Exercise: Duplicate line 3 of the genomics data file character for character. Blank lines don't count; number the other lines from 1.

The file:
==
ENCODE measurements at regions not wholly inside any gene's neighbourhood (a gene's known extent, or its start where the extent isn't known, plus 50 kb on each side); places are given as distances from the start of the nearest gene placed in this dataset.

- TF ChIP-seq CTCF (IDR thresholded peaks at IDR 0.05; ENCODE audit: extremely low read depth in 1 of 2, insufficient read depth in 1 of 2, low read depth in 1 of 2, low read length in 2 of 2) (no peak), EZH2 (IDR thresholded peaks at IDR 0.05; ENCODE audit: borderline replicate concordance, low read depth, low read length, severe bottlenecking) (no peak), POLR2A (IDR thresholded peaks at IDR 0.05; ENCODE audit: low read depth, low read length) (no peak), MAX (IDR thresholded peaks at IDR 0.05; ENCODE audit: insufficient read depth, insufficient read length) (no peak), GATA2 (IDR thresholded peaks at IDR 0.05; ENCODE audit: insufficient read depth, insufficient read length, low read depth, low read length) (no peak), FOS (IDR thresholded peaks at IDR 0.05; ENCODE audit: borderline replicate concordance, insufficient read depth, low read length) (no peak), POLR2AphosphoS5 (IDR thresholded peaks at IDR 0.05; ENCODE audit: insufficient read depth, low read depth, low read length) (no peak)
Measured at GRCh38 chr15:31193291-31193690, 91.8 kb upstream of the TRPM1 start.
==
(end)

Measured at GRCh38 chr15:31193291-31193690, 91.8 kb upstream of the TRPM1 start.